The herptile blog.

All about the herpetological world.

Hitchhiking snake catches bus ride to school

Posted by Miqe on May 1, 2007

Animal Control, police, faculty pursue reptile

Snake on a bus? Sounds like a sequel to the Samuel L. Jackson movie, Snakes on a Plane.

Just after 2 p.m. Monday, there was a four-foot snake on the Lafayette High School campus. There were people chasing it. But there were no cameras, no lights, no deli tray.

A non-venomous snake of the “Elaphe” genus, commonly called a chicken snake or rat snake, arrived at the school wrapped around the mirror on a school bus just before classes let out at 2:15 p.m.

The unidentified bus driver chased the snake with a stick before it was caught by Rosey Kyle, a forensics science teacher and admitted snake lover.

“Someone told her it wouldn’t look right to be holding a snake while parents are coming to pick up their children, so she put it in the bed of the truck,” Principal Pat Leonard said.

The truck is Leonard’s quad-cab black Dodge Ram 1500, which was parked in his assigned space near where the buses line up each afternoon. The snake made its way out of the bed of the pickup and ducked underneath, coiling itself inside the spare tire well under the bed.

Lafayette Police and Animal Control agents responded to calls from parents about a snake loose on the school’s campus. Animal Control agent Rick Fugler and Kyle spent the next 25 minutes trying to remove the snake to no avail.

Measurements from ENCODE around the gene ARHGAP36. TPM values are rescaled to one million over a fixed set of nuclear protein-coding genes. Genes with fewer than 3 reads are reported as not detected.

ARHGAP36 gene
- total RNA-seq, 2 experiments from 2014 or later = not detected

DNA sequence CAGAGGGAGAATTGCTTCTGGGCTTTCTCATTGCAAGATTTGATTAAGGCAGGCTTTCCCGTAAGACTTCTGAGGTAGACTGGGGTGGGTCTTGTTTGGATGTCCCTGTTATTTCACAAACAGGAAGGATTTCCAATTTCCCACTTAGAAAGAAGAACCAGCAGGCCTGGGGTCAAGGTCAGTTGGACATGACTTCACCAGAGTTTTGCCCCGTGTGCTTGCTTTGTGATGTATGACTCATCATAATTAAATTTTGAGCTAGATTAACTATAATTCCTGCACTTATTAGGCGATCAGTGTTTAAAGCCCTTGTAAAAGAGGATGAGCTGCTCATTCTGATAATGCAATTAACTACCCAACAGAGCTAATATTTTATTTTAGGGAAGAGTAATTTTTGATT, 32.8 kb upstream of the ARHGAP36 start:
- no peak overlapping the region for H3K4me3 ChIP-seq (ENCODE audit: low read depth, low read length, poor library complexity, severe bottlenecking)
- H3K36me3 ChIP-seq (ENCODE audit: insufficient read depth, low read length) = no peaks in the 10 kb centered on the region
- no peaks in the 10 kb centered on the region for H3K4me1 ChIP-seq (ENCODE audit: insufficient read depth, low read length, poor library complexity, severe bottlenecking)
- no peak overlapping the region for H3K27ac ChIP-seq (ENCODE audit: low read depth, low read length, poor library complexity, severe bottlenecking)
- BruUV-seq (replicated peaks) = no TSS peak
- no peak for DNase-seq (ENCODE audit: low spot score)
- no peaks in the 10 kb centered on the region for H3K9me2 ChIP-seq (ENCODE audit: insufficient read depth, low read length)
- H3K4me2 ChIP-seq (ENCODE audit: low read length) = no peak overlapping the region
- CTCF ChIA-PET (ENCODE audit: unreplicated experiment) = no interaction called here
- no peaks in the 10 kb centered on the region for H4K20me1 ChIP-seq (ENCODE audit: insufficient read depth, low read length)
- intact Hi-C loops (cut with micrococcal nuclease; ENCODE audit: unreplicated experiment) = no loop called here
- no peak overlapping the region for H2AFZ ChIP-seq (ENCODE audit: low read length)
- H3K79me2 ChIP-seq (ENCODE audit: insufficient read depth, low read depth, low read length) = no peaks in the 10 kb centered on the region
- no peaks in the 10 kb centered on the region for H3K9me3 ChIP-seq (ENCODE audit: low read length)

“He’s pretty,” Kyle said as she rubbed grease and dirt from her face. “I have 11 snakes at home. I rescue them. Vets call me all the time. As long as it doesn’t eat a teenager, I’ll take it.”

Kyle said she intended to take the snake to her home in rural Duson just off Fieldspan Road and set it free. However, the snake had other plans.

Officials left the snake in the tire well and left the scene. Leonard said he wasn’t concerned the snake would bite a student.

Fugler agreed.

“With all the noise and everything, I don’t think he’ll come out until after the principal gets home and things quiet down,” Fugler said. “Besides, he’s the kind of snake you want around. They eat mice.”

The story changed as the minutes wore on. Some students said the snake was a rattlesnake. Others said it was a moccasin. None would comment, but officials remained certain the visitor was a harmless rat snake.

From The Daily Advertiser

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